Given my line of work, you might be thinking I am about to provide a great stock purchase recommendation. Financial investments are well and good and can certainly be important. But the critical investment I made recently is an investment in my health.
In a few months, I will be celebrating my 50th birthday. Instead of anticipating that day with dread and depression, I am approaching it with some enthusiasm. I love making big goals, and a few months ago, I established a big goal I aim to achieve by my birthday.
Perhaps some background is in order. Although I was a slender child, puberty hit, and I have struggled with my weight ever since. I was also fairly athletic as a child, but my interests shifted to music in my middle school years and took me away from team sports and other athletic pursuits.
Throughout my adult life, I have approached my weight management and athletic adventures in fits and starts. My junior year of college, for example, my roommate and I decided that the one-mile walk to campus (up a steep hill) wasn’t enough, so we left at 5:00 a.m. each morning to make a five-mile loop walk around town. I loved that experience, probably in large part because we had the best time encouraging each other and making sure we didn’t wimp out and sleep in.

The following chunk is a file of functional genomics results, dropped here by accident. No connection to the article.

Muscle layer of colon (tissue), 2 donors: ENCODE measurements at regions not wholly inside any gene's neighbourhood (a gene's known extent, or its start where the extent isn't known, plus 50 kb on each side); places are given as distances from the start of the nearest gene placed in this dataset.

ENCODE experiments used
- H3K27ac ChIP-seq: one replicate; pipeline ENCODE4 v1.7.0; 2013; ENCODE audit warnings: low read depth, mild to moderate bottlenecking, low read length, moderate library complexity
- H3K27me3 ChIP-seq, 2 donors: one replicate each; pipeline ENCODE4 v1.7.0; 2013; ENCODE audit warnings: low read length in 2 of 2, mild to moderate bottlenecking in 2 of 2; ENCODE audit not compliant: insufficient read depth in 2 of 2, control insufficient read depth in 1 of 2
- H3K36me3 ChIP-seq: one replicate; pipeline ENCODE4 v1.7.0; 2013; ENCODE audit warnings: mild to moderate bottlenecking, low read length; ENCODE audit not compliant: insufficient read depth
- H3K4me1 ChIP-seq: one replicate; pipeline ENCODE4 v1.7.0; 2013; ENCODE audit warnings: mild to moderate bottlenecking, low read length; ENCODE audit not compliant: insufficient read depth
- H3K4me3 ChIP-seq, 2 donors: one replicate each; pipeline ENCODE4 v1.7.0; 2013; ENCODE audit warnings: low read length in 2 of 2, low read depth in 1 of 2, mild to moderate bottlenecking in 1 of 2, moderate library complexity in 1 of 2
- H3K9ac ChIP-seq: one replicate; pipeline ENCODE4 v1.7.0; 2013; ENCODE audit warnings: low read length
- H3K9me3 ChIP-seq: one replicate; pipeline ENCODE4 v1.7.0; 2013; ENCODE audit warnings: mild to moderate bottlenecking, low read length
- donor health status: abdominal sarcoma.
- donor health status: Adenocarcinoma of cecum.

Our enthusiastic walks, however, led to pain in my hip. Long story short, I had developed a stress-fracture in my hip. Our morning walks ended and more embarrassingly, I had to take the BUS to campus up the steep hill each day for a few months. Ugh.
Rest in Peace, enthusiastic exercise. At least for a time.
My working years
After college and graduate school, I decided to jump back on the exercise band wagon. As my new career started, I took up mountain biking. Luckily, I got invited to join a cool group of friends on their weekly rides, and they were ever-so-kind in rotating who would be the one to hang back at the back of the pack with me on our rides. I was slow and wore out easily, but I improved and enjoyed it immensely. Although I didn’t break any bones or have any significant injuries, but I would come to work on Mondays with bruises from head to toe.